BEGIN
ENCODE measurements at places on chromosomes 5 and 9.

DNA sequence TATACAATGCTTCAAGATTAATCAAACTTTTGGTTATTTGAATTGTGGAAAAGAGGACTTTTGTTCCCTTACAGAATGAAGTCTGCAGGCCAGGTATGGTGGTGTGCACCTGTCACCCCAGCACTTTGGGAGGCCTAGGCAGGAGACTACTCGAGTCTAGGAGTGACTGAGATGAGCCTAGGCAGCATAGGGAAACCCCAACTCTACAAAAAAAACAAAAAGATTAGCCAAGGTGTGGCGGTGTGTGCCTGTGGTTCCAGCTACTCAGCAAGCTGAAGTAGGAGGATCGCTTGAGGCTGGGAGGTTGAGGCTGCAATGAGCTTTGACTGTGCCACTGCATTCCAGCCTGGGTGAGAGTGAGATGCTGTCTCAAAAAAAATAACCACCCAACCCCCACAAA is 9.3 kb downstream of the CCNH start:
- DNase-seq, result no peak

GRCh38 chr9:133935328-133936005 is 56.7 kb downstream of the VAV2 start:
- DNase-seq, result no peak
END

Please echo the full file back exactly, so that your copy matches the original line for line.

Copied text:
ENCODE measurements at places on chromosomes 5 and 9.

DNA sequence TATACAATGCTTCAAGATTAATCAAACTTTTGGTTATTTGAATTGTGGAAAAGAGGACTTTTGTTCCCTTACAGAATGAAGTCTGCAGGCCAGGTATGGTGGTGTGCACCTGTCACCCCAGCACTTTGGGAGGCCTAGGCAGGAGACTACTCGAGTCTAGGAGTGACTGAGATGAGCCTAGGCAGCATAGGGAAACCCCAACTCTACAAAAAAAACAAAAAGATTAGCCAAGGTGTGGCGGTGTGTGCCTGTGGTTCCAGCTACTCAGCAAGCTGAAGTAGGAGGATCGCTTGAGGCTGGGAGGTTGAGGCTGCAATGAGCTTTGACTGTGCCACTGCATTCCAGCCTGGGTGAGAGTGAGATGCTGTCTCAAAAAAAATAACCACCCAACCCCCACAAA is 9.3 kb downstream of the CCNH start:
- DNase-seq, result no peak

GRCh38 chr9:133935328-133936005 is 56.7 kb downstream of the VAV2 start:
- DNase-seq, result no peak